Each song has death metal at its core yet also takes the time to insert a near groove-oriented passage or some gloomy slower parts that provide each song with a sense of dynamics. However, the core death metal parts seemed strained and forced. Another problem with the overall pattern of the songs is that each tune can be split into three parts (death metal riff/groove oriented riff/death metal riff). The result is a rather predictable and uninspired set of songs.

Immolation do offer at least some respite during each song with some major time signature changes. The vocals are below average for the death metal genre.

However, the final verdict is that the disc tries to do too much. In the end, "Failures For Gods" fluctuates between being average and having some potential. Overall, the disc gets better with each new track if the disc is listened to in the track sequence provided on the CD.

The opening two tracks, "Once Ordained" and "No Jesus, No Beast," are typical death metal. The third track, "Failures For Gods," has an epic nature that is its redeeming factor. The fourth track, "Unsaved" manages to add a doomy element the music, but the vocals are flat and this detracts from what could otherwise be a powerful song. "God Made Filth," the fifth track, points its hatred at religious matters in general, but fails to raise the music to a level that provide the band's viewpoint with any validity.

The sixth and seventh tracks, "Stench Of High Heaven" and "Your Angel Died" respectively, each have interesting musical sections within the songs. These two tunes are also the band's best foray into the broadening technical death metal scene. Although Immolation are nowhere near as technically brilliant as Nile or Cryptopsy, these two tracks at least show a glimmer of hope that there might be an improving musical trend from the band.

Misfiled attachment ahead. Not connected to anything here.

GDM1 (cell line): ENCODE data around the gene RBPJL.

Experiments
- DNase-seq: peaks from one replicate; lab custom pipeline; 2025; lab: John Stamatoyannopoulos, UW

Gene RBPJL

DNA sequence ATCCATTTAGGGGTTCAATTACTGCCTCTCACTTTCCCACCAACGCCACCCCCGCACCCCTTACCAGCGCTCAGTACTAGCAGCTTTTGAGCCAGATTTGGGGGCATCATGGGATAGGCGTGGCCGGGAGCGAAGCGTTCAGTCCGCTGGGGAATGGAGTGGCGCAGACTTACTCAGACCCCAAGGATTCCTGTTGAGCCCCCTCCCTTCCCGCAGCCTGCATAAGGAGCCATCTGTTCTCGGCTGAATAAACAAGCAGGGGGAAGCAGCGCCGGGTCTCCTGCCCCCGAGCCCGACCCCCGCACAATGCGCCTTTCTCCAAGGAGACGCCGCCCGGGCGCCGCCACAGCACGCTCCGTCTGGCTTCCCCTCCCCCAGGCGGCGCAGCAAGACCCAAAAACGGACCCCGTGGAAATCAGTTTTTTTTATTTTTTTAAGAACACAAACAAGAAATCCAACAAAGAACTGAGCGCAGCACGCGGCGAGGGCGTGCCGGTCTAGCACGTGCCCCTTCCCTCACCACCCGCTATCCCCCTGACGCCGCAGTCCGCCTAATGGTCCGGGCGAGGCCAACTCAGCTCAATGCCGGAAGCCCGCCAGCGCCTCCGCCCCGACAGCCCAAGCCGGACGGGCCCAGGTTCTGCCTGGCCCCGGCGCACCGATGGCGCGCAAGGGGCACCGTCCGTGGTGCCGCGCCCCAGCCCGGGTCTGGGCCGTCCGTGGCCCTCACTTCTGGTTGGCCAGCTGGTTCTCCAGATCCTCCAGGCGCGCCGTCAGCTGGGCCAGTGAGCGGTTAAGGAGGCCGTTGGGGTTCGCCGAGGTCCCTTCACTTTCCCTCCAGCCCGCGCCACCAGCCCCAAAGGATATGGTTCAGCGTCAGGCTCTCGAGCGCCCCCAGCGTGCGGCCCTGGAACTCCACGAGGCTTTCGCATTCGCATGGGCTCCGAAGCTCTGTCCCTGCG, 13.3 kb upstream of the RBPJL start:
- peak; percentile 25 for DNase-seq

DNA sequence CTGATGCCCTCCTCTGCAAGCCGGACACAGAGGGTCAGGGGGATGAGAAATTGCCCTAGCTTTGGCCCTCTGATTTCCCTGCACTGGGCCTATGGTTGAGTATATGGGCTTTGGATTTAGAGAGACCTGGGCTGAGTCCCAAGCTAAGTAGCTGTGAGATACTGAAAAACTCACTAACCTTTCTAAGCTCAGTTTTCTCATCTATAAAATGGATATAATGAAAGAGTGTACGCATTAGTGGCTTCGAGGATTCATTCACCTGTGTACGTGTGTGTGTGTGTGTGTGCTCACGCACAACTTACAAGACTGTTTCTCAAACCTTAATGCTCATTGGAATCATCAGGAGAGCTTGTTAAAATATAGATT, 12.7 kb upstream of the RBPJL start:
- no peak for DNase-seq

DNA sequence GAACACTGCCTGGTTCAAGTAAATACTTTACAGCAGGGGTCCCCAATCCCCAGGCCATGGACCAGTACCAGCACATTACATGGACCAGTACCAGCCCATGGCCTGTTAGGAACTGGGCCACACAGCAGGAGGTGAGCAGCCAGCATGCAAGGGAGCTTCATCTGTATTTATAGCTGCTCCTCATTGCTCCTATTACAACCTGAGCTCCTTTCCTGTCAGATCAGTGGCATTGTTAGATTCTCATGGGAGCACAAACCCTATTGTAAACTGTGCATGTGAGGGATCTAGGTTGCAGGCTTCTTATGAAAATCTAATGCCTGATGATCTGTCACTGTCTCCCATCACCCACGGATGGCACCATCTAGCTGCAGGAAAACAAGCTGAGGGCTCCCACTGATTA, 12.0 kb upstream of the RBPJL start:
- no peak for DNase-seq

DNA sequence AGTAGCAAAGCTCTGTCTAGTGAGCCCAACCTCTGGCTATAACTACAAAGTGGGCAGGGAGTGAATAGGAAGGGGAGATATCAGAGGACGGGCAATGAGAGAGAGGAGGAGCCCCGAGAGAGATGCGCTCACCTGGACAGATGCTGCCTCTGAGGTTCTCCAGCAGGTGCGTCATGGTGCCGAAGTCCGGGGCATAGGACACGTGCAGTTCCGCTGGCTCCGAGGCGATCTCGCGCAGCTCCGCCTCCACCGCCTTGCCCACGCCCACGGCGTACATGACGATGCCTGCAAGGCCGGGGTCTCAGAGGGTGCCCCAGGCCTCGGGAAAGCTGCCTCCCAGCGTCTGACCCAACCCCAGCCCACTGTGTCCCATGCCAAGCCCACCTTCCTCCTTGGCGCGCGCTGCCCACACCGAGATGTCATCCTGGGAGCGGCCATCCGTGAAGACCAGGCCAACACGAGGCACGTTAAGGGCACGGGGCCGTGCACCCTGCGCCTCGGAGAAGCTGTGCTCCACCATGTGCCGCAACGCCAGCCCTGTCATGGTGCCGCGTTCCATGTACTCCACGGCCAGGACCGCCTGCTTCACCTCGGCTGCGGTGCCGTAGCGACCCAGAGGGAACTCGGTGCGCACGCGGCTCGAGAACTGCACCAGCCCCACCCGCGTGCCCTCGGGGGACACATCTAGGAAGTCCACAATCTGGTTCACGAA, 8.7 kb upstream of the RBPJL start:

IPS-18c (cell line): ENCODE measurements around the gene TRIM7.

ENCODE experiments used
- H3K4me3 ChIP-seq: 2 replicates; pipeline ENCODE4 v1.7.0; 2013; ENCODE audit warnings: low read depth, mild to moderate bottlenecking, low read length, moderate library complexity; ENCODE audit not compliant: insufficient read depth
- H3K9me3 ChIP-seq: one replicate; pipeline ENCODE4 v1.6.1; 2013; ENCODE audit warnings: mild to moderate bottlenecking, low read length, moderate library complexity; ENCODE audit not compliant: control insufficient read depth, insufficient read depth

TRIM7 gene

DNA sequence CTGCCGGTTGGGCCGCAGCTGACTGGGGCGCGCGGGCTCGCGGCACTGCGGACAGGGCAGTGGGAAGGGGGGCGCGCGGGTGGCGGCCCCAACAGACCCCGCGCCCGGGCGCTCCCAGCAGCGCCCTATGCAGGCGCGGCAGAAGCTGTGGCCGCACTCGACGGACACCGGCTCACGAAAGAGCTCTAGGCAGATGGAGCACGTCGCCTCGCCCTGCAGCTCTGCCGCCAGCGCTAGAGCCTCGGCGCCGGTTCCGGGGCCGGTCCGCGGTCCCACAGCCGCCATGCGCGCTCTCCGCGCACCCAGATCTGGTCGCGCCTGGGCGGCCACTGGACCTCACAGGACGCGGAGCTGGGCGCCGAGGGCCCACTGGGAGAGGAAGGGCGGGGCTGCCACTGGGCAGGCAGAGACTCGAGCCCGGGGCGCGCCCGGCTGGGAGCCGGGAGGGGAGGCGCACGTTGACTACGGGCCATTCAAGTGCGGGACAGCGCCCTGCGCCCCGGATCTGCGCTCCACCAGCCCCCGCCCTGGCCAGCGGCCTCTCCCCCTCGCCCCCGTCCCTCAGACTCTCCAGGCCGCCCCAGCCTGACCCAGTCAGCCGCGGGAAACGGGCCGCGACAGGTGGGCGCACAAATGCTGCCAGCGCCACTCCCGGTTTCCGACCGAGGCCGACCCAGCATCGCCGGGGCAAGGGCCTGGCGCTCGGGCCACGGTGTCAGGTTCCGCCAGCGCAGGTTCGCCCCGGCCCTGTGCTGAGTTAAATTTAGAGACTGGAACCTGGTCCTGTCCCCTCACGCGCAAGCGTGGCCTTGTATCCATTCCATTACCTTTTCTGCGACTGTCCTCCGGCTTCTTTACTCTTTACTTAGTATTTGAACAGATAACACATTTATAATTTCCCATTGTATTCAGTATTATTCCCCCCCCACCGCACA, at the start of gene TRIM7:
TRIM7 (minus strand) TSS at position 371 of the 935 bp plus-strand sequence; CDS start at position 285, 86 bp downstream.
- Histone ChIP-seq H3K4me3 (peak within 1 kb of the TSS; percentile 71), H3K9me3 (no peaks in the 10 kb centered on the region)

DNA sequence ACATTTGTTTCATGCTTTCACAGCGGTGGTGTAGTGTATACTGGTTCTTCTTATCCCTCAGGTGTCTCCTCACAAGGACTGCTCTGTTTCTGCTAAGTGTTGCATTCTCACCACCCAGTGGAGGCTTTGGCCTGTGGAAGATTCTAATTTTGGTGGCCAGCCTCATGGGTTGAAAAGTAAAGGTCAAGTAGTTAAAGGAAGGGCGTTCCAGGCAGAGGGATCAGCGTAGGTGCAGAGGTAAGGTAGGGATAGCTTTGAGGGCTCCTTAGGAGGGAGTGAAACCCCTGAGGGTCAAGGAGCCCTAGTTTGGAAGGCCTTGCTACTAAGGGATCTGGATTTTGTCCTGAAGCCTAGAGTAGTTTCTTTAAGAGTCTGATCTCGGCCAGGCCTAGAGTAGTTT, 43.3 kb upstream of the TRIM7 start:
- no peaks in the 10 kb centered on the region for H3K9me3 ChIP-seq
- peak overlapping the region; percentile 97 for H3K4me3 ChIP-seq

The eight and final track shows the band at its peak. "The Devil I Know" is a decent tune that adds a more gothic flavor to the band's own metallic style. Of any song on the disc, "The Devil I Know" shows that Immolation can break the mold of typical death metal if they try hard enough.

Paul Orofino and Immolation shared production duties. Technically, the production isn't bad, nor is it stellar; the overall sound of the disc rolls in at an even keel, yet lacks a certain punch that you might expect from a death metal band. 

Immolation consists of Ross Dolan on bass and lead vocals, Thomas Wilkinson on guitar, Robert Vigna on guitar, and Alex Hernandez on drums.

Visit Immolation's growing website at to learn more about the band.

Rating Guide:

retinysaw.gif (295 bytes)retinysaw.gif (295 bytes)retinysaw.gif (295 bytes)retinysaw.gif (295 bytes) A classic. This record will kick your ass.

retinysaw.gif (295 bytes)retinysaw.gif (295 bytes)retinysaw.gif (295 bytes) Killer. Not a classic but it will rock your world.

retinysaw.gif (295 bytes)retinysaw.gif (295 bytes) So-so. You've heard better.

retinysaw.gif (295 bytes) Pretty bad. Might make a nice coaster.

restinks.jpg (954 bytes) Self explanatory. Just the sight of the cover makes you wanna hurl.

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Copyright 2001 by R. Scott Bolton. All rights reserved.
Revised: 29 Dec 2019 15:34:20 -0500 .